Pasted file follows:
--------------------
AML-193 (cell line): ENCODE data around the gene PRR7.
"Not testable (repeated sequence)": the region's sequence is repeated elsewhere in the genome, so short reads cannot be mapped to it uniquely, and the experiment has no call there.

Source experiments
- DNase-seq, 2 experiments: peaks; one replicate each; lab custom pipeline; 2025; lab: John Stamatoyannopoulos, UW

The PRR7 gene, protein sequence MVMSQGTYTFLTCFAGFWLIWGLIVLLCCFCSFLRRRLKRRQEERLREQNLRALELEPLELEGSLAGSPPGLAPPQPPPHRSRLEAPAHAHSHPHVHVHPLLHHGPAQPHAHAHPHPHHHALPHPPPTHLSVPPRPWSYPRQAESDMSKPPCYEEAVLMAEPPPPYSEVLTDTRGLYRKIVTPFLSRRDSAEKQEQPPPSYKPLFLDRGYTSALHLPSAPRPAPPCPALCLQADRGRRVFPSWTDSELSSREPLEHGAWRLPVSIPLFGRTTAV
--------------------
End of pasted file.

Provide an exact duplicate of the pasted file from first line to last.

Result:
AML-193 (cell line): ENCODE data around the gene PRR7.
"Not testable (repeated sequence)": the region's sequence is repeated elsewhere in the genome, so short reads cannot be mapped to it uniquely, and the experiment has no call there.

Source experiments
- DNase-seq, 2 experiments: peaks; one replicate each; lab custom pipeline; 2025; lab: John Stamatoyannopoulos, UW

The PRR7 gene, protein sequence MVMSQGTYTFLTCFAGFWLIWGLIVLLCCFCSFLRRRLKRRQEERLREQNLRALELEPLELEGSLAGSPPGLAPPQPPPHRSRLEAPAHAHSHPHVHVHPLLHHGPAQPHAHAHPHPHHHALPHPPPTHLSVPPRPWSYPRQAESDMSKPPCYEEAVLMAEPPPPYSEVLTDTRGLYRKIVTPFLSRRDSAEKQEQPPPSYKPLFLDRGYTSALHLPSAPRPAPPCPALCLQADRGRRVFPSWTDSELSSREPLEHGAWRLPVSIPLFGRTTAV